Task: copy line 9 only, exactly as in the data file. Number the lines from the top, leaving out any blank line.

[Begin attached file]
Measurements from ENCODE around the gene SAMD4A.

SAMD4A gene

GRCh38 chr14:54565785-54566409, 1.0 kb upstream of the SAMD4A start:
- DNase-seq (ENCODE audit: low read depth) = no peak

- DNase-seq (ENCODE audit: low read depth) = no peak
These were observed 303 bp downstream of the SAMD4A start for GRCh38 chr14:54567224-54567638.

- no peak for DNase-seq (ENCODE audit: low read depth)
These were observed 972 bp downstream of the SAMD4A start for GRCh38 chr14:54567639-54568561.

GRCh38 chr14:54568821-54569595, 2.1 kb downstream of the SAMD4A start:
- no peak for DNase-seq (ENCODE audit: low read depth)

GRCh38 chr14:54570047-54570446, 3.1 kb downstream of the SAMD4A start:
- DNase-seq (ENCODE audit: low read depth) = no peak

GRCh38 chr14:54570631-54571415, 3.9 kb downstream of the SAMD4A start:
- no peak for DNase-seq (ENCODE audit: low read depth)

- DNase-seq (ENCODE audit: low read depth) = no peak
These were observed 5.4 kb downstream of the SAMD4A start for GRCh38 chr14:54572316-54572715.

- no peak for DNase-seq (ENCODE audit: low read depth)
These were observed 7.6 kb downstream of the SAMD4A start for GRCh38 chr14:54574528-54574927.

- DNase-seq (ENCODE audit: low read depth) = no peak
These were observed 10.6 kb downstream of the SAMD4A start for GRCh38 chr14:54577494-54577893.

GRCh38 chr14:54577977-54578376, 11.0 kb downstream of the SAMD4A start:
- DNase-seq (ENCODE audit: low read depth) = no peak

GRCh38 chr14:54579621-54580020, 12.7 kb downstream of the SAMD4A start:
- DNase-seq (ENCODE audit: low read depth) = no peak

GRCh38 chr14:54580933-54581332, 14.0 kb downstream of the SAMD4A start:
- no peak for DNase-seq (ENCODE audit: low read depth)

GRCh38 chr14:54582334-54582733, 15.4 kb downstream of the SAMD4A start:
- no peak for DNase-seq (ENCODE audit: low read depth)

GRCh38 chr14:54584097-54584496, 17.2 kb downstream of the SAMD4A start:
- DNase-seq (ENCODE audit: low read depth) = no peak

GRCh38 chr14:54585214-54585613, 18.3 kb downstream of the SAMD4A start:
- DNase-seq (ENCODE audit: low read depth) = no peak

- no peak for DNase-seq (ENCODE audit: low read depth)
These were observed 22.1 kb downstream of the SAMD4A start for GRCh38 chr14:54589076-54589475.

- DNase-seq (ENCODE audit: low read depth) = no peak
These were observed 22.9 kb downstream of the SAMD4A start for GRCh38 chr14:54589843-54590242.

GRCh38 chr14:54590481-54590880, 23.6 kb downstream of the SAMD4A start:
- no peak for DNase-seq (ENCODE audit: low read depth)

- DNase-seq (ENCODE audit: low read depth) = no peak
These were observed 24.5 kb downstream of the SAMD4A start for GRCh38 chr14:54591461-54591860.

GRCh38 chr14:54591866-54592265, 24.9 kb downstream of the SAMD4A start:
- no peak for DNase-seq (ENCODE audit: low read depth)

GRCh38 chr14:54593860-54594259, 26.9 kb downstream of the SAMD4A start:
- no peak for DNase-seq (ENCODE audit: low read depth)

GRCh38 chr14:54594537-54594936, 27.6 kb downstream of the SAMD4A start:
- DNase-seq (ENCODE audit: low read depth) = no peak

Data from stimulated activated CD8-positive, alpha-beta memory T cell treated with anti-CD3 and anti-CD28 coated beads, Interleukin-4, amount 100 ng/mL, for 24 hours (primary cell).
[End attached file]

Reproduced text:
GRCh38 chr14:54568821-54569595, 2.1 kb downstream of the SAMD4A start: